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New public report to blame Saudi crown prince for 2018 killing of Jamal Khashoggi

The Biden administration will release an intelligence report Thursday that concludes that Saudi Crown Prince Mohammed bin Salman approved the 2018 killing of journalist Jamal Khashoggi, according to three U.S. officials familiar with the matter.

Jamal Khashoggi during a news conference in Bahrain in 2014.Mohammed Al-Shaikh / AFP – Getty Images file

The intelligence assessment, based largely on work by the CIA, is not new — NBC News was among the organizations that confirmed it in 2018. But its public release will mark a significant new chapter in the U.S.-Saudi relationship and a clear break by President Joe Biden with former President Donald Trump’s policy of equivocating about the Saudi state’s role in a brutal murder that was widely condemned by members of Congress, journalists and a United Nations investigator.

Reuters first reported on the declassified intelligence summary slated for release Thursday.

White House spokeswoman Jen Psaki told reporters Wednesday that Biden would communicate with the Saudi king, rather than his son the crown prince. She said the declassified Khashoggi report was being prepared for release soon.

It remains to be seen how the release will affect U.S.-Saudi relations. Biden officials have been engaging with the Saudis since they took office, according to the State Department.

Khashoggi, 59, was a Saudi citizen working as a Washington Post columnist when he was lured to the Saudi consulate in Istanbul on Oct. 2, 2018, and killed by a team of intelligence operatives with close ties to the crown prince. His body was dismembered in part with a bone saw, American officials have said, and the remains have never been found.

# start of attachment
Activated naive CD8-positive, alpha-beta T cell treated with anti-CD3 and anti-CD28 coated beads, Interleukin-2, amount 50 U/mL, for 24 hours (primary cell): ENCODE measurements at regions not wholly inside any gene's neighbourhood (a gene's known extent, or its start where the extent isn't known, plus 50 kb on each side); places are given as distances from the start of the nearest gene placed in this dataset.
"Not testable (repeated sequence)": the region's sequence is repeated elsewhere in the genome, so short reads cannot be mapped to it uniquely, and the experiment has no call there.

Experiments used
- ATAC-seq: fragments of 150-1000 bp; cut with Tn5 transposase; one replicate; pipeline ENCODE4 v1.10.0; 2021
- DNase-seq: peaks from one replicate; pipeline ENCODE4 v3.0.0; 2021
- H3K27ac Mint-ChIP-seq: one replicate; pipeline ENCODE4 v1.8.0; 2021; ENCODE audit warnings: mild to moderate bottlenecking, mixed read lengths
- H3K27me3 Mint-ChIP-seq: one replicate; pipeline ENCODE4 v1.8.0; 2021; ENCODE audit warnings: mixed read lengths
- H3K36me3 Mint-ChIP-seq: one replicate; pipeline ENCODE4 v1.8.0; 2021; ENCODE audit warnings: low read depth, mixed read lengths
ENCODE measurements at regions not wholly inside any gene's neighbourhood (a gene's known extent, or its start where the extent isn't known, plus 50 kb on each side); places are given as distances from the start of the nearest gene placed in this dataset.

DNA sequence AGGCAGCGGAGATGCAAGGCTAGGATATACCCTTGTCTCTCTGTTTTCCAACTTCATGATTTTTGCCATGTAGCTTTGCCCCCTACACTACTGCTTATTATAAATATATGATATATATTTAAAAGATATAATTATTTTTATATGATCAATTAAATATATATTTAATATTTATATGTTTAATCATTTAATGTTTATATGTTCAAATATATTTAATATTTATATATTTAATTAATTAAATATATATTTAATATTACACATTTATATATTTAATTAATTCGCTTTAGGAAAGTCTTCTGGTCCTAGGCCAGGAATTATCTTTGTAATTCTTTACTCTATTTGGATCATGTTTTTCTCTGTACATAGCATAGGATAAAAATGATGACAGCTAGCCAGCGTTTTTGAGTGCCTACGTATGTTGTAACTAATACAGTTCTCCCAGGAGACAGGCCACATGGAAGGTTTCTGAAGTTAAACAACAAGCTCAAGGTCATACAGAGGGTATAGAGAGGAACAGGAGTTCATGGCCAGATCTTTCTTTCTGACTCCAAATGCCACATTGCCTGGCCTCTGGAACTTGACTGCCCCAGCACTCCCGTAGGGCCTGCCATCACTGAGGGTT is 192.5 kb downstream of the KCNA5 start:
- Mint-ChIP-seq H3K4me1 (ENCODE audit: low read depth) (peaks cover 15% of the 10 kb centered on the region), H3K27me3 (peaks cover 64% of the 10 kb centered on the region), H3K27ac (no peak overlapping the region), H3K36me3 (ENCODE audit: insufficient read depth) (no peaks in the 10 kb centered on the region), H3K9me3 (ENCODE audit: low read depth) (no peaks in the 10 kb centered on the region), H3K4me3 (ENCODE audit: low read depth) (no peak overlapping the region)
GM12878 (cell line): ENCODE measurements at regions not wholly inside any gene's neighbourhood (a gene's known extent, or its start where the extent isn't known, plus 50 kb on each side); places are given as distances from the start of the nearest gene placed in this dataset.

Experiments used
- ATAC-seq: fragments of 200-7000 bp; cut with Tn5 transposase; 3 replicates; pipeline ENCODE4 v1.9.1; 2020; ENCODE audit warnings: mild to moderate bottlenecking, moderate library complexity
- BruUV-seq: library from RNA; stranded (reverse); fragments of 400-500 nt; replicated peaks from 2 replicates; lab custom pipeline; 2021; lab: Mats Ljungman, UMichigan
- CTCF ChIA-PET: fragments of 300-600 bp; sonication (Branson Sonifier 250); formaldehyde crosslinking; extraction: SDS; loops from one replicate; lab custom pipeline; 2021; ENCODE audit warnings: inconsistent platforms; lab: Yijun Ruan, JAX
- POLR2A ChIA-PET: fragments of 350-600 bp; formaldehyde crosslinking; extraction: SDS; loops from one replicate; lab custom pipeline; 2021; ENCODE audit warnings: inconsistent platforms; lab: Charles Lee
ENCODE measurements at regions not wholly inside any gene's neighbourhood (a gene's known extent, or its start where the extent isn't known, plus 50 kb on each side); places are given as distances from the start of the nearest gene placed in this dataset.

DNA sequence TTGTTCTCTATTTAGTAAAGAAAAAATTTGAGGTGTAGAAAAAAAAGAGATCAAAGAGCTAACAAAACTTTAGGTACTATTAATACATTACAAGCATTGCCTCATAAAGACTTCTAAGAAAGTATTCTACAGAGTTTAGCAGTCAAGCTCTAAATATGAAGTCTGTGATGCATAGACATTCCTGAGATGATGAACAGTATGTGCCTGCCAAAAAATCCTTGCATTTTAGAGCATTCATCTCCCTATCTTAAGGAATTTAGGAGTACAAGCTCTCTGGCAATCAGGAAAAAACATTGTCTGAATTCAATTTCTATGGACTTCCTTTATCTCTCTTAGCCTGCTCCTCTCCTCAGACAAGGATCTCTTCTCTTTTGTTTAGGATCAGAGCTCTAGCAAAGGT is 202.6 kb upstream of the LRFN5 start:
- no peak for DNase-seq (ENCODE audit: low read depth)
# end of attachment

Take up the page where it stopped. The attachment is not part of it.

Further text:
After first denying the murder, the Saudi government changed course and asserted that the journalist was killed accidentally as the team sought to forcibly extradite him. The Saudis say that the team acted on its own and that the crown prince wasn’t involved.

Eight men were convicted in a trial that international observers called a farce, and five got the death penalty. Their sentences were later commuted to 20 years after they were allegedly forgiven by Khashoggi’s relatives.

Agnes Callamard, who investigated the killing for the United Nations, accused Saudi Arabia of a “deliberate, premeditated execution, an extrajudicial killing for which the state of Saudi Arabia is responsible under international human rights law.”

The CIA presented the White House with its assessment in 2018, but it did not appear to change Trump’s friendly relations with Saudi Arabia and bin Salman in particular.

Trump in 2019 bragged that he protected bin Salman from congressional scrutiny, in recorded interviews with journalist Bob Woodward.

“I saved his ass,” Trump said. “I was able to get Congress to leave him alone. I was able to get them to stop.”

“Do you believe that he did it?” Woodward asked.

“No, he says that he didn’t do it,” Trump replied.

During the 2020 election campaign, Biden promised to make the Saudis “pay the price, and make them in fact the pariah that they are.”

Biden has ended American support for Saudi’s war in Yemen, but he has not moved to cut off military aid to an important Middle East ally and counter-terrorism partner.

“The president’s intention, as is the intention of this government, is to recalibrate our engagement with Saudi Arabia,” Psaki said Wednesday.

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